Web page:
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Thanks for getting things back on track and for your feedback in
response to my RFI.
> -----Original Message-----
> From: Stephen D. Martin [SMTP:smartin -at- STORM -dot- CA]
> Sent: Wednesday, February 11, 1998 1:50 PM
> To: TECHWR-L -at- LISTSERV -dot- OKSTATE -dot- EDU
> Subject: Re: Producing Books
> Walker, Arlen P wrote:
> > > Remember: it is a poor worker who blames the tools.
> > Even though (s)he may be entirely correct to do so?
> > It's not correct. It's true the choice of the tool can make the job
> > easier (or more difficult). But there always remain ways to do a
> > quality job with even the most mediocre (or worse) tools. The best
> Funnily enough I don't recall quality of the work ever having come
> Gina asked whether PageMaker or FrameMaker might be a "must have".
> Christopher responded to the effect that Word was just spiffy keen,
> all those people whining about it were just trying to blame Word for
> thier own shortcomings.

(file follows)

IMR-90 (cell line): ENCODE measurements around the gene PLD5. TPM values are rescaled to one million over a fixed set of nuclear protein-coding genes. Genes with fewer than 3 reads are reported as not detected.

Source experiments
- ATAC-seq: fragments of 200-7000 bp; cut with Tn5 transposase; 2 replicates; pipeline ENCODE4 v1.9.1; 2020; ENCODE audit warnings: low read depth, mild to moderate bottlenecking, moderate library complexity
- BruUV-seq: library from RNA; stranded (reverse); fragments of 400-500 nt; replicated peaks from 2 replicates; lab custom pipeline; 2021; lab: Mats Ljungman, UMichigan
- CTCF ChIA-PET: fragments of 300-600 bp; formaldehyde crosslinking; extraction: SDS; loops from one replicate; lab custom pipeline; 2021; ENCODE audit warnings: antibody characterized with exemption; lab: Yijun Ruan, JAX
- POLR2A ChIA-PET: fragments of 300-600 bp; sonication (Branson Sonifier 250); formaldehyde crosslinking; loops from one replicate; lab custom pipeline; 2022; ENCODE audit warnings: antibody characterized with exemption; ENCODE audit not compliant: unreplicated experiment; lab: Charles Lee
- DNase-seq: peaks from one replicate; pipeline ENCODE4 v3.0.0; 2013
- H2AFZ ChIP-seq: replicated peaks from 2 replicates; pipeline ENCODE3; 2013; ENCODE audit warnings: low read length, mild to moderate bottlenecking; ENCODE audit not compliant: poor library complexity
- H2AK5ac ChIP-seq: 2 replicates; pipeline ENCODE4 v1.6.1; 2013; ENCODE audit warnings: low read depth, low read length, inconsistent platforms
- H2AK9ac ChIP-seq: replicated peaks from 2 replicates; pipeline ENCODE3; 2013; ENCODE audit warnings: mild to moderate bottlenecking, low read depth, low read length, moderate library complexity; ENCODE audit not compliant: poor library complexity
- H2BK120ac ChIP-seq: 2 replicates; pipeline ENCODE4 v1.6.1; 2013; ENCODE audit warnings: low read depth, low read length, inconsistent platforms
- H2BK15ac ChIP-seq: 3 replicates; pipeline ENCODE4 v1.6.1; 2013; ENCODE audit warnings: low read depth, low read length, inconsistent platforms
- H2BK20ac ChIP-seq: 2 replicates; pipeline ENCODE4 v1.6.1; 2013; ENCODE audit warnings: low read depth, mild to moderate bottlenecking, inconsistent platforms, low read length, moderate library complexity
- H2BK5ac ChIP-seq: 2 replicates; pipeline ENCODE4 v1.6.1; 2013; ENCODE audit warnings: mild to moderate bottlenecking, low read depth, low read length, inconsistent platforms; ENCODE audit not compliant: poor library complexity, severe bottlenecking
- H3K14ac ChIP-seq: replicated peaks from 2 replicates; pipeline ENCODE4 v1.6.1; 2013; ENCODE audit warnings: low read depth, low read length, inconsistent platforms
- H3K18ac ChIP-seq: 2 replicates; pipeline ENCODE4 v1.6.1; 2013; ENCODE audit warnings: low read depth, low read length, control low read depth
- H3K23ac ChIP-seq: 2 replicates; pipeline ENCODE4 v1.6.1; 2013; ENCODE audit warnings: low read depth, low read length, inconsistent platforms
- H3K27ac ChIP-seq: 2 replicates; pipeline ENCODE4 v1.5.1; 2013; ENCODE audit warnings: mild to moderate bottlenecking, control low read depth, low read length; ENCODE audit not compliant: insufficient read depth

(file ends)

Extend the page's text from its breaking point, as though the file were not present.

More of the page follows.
> Whether or not a quality job is possible with Word, or PageMaker, or
> FrameMaker is moot, we can take it for granted that with enough time
> effort it is possible. The more important question is: If you can do
> the job in five hours using FrameMaker, or in five - ten hours using
> Word, which would you choose?
> Given my experience on the last four jobs I did (two major manuals,
> chapter updating that turned into a creatign a whole new manual, and a
> minor manual editing job), I could have gotten the same work done with
> lot less headaches and in a lot less time by using something other
> Word (or less buggy versions).
> Personally, if you want to use Microsloth products, I'd stick with
> Office95 for now, and possibly jump straight to Office 98. There are
> host of other packages out there and for anybody to reject perfectly
> valid complaints about any particular package is inexcusable.
> Stephen D. Martin
> President, Stephen Martin Enterprises
> Send commands to listserv -at- listserv -dot- okstate -dot- edu (e.g., SIGNOFF
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